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Just dropping by: The parable in Christmas

Yevet Tenney for Progressive Cattleman Published on 23 November 2016

Christmas sparkle is in the air. Lights shimmer in the snow, and the stores are filled with the trappings of gifts and enticements to buy, buy, buy. Our pocketbooks grow lean and our credit card balances expand as we try to out-gift our friends, family members and co-workers.

At times it is a spending spree where the price extends from one Christmas to the next.

I often wonder what the Savior of the world thinks of this celebration of His birthday. His life was never about wealth or one-upsmanship. His life was always about teaching men and women how to live with humility and a contrite heart filled with charity.

His birth and His life was an extraordinary series of parables of faith, teaching men and women that the path to peace always leads to Him and His way of life. He summed it up, “My peace I leave with you, not as the world giveth, give I unto to you.” His mission was to bring the world to Him that they might find peace.

The angel announced to Mary that she would conceive and bear a son. He would be the Redeemer of the world. She witnessed the birth and the conception of the marvelous miracle and “kept all these things and pondered them in her heart.” In other words, she knew much more than she talked to her neighbors about.

She shared her story with a select few. Why? There are things too wonderful to put into words. There are things that become cheap when passed around as idle gossip to be discussed and torn apart by misunderstanding, spiritually blind people. She had borne the Son of God, and she would never make Him an object to be scrutinized and judged by the world.

When Christ was born, a star shone over Bethlehem. It is amazing to me that the inhabitants of the surrounding cities didn’t follow the star to the stable and see the newborn child. It had to be a magnificent sight with the light of the star showering the countryside. There were probably some wondering gazes upward.

There were probably some discussions about theories and possibilities, but we do not read of hordes of people tramping to the stable where the Christ Child lay in swaddling clothes. How like the world; theories and possibilities often trump the quest for the truth. It is easier to hypothesize than to search.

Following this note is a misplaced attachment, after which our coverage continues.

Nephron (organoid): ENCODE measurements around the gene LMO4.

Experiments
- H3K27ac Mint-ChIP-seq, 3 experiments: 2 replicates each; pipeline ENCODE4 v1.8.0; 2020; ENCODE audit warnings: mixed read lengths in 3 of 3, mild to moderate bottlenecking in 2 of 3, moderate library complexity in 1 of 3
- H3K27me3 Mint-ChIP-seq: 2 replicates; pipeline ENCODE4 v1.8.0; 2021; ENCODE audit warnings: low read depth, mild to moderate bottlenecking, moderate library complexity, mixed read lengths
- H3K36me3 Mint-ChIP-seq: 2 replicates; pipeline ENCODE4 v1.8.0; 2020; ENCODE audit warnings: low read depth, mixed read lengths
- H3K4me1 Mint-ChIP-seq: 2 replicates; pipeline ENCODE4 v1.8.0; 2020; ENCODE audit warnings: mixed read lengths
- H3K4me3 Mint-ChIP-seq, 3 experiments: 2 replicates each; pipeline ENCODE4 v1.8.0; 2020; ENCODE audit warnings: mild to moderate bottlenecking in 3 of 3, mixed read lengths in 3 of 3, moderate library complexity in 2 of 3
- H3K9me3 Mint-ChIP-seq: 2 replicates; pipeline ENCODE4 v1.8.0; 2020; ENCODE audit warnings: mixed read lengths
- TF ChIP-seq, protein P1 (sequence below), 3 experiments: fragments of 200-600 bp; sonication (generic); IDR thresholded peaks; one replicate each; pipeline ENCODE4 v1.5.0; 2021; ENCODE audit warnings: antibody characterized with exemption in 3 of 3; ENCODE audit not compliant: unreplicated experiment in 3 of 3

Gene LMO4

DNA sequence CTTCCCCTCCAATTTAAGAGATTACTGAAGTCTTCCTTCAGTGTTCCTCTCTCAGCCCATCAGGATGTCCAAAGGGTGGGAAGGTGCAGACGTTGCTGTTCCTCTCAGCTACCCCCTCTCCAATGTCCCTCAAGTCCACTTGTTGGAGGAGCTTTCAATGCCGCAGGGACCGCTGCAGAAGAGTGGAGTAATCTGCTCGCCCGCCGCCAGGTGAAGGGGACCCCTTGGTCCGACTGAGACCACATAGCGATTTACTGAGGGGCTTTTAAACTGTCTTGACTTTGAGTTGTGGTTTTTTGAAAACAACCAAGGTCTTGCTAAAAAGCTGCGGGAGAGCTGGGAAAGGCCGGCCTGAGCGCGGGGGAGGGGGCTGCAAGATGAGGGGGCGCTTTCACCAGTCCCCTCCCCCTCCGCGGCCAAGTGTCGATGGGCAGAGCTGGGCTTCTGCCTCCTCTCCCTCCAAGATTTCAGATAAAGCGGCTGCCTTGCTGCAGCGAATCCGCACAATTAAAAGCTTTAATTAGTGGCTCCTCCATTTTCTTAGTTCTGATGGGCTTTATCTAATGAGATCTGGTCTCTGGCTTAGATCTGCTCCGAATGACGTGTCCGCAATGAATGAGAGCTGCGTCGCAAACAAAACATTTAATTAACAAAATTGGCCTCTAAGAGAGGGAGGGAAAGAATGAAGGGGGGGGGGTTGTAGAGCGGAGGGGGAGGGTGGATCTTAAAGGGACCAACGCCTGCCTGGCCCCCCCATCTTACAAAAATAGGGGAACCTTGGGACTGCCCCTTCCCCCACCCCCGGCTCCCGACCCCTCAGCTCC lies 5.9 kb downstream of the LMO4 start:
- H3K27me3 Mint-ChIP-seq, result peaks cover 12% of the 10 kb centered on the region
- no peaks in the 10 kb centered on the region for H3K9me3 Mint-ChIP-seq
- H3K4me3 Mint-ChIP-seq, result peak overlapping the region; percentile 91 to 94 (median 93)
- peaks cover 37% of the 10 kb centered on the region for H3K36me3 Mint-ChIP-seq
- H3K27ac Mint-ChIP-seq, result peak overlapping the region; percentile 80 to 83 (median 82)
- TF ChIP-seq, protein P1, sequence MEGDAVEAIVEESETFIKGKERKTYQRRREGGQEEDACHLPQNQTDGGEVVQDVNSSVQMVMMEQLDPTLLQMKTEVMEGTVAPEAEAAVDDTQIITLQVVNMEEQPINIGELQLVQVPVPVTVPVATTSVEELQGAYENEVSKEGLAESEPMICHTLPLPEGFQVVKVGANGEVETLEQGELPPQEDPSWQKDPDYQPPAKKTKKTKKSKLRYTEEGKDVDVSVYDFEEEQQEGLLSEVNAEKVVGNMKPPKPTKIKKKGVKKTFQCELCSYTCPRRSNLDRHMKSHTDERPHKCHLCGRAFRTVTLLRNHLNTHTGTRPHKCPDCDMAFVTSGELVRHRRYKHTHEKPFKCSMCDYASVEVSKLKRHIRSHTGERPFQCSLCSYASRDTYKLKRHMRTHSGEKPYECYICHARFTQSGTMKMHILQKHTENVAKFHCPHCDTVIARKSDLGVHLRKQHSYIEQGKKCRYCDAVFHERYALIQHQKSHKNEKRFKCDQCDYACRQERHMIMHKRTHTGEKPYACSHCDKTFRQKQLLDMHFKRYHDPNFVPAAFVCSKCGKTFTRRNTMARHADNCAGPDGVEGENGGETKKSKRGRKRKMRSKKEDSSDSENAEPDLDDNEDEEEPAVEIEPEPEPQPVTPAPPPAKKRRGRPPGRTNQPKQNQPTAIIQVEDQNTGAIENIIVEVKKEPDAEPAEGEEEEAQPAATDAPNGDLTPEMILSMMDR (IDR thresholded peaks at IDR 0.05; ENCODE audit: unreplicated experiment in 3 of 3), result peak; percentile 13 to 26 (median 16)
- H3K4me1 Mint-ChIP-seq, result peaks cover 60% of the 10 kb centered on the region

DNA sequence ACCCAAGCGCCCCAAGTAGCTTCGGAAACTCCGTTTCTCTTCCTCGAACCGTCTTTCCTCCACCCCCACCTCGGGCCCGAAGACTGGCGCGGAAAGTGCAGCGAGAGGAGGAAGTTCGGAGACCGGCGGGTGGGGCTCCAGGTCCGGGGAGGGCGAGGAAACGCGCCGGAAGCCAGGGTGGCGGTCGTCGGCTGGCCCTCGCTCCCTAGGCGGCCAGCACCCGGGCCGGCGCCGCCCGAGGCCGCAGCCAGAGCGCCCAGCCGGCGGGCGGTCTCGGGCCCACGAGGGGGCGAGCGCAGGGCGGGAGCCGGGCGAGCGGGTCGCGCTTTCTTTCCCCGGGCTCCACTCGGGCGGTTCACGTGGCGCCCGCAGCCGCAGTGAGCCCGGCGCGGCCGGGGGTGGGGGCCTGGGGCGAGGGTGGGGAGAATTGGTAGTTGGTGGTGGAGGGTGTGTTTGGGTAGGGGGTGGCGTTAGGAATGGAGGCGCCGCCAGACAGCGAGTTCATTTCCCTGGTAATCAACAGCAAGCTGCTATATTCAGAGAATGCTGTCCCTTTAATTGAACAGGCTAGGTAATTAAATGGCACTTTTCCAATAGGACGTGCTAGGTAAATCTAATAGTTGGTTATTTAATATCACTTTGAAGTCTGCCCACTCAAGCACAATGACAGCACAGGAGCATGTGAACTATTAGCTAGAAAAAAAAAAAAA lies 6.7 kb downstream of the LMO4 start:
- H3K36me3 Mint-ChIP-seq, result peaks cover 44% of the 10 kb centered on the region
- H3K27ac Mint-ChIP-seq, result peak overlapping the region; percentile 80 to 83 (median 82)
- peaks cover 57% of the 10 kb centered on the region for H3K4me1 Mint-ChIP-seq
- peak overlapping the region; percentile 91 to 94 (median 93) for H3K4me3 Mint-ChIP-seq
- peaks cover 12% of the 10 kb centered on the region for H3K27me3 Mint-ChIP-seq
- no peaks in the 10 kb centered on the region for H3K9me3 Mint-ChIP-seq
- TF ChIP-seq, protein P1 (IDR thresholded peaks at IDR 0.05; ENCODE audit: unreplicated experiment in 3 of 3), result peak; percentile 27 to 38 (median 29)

The star is significant in the parable of Jesus’ birth. Just as the North Star led the mariners on the stormy seas to a peaceful shore, the light of Christ’s gospel will lead to the ultimate giver of peace, Christ Himself.

Seeking pleasures in the caverns of the world or in the clink of silver and gold will never bring us to true happiness. We must look upward, high above the worldly pursuits.

The shepherds of Christ’s story are another significant piece to the parable of His birth. The shepherds were a poor and humble class of people. They worked with sheep, which by nature are blind followers.

Sheep go where the leaders go, even if it is off the cliff. How like human beings. If we are not careful, we follow ill-intentioned people to our destruction.

It is interesting to consider why the angel came to the shepherds and not the carpenters or the weavers. Surely there were many in the city. Shepherds are symbols of the Savior’s ministry. He would gather those who would hear His voice and follow Him, forsaking all else.

To clarify the importance of a shepherd, it is important to understand the difference between sheepherders and shepherds. In the West, sheepherders are common – they herd sheep with dogs to drive them to their destination and keep them in the flock – but in the country around Bethlehem, shepherds used a staff and called to their sheep.

The sheep knew the voice of the shepherd and would come when he called. At night, the shepherds put the sheep into a sheepfold for protection. True shepherds were continually watchful over their sheep.

They knew what it meant to lose a sheep to wolves or other predators. Jesus would eventually be called the Good Shepherd and would care for His sheep.